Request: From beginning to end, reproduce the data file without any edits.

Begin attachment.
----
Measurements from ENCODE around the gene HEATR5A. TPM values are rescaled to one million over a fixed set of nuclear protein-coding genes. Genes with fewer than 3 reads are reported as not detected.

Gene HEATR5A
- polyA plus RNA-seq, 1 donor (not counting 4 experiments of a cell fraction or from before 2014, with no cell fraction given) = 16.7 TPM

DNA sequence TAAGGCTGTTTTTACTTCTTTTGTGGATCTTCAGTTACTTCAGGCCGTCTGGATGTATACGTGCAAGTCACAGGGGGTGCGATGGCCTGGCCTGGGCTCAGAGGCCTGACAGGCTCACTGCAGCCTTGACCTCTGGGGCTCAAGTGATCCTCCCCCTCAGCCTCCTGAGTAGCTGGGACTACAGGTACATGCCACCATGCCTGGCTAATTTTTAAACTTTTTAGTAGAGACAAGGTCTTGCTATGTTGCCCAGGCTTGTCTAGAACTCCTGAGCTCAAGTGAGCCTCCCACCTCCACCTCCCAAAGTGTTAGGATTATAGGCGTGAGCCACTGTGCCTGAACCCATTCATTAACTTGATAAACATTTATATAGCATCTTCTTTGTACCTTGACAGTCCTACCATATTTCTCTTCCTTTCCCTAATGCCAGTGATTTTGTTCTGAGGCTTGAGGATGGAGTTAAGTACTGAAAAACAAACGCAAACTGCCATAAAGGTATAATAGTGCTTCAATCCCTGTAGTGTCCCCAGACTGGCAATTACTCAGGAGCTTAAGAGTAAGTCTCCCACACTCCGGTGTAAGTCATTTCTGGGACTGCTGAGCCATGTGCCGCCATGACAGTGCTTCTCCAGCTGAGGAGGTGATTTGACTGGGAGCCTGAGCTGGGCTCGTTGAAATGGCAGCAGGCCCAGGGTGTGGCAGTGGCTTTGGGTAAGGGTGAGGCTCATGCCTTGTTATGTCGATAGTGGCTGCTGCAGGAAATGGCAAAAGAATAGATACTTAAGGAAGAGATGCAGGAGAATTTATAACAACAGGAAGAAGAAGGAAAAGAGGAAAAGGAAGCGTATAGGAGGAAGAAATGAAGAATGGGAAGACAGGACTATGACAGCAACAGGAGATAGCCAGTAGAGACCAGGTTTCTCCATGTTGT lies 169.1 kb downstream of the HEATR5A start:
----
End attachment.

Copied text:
Measurements from ENCODE around the gene HEATR5A. TPM values are rescaled to one million over a fixed set of nuclear protein-coding genes. Genes with fewer than 3 reads are reported as not detected.

Gene HEATR5A
- polyA plus RNA-seq, 1 donor (not counting 4 experiments of a cell fraction or from before 2014, with no cell fraction given) = 16.7 TPM

DNA sequence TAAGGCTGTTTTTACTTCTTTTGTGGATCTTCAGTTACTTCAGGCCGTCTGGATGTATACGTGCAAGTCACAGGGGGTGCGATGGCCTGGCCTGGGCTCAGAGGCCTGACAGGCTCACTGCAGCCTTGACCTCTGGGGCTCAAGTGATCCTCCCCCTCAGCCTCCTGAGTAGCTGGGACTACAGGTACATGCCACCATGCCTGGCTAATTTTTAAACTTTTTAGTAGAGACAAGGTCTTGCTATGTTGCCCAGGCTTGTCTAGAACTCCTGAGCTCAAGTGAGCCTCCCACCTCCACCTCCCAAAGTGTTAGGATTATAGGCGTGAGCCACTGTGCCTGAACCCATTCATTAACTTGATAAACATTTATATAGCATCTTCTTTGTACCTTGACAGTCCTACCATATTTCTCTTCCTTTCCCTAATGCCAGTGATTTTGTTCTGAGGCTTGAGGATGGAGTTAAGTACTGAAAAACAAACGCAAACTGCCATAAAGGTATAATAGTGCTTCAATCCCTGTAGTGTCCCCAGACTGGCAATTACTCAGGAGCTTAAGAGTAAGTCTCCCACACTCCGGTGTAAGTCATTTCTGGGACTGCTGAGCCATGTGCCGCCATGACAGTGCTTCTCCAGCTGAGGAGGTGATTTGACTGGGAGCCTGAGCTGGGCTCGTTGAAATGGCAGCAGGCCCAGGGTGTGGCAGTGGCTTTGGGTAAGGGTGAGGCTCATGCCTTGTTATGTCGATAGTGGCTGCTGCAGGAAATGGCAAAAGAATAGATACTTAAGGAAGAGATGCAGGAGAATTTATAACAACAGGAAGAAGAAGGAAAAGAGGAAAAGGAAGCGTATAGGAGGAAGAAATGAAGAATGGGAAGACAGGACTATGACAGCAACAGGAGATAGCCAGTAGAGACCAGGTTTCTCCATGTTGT lies 169.1 kb downstream of the HEATR5A start: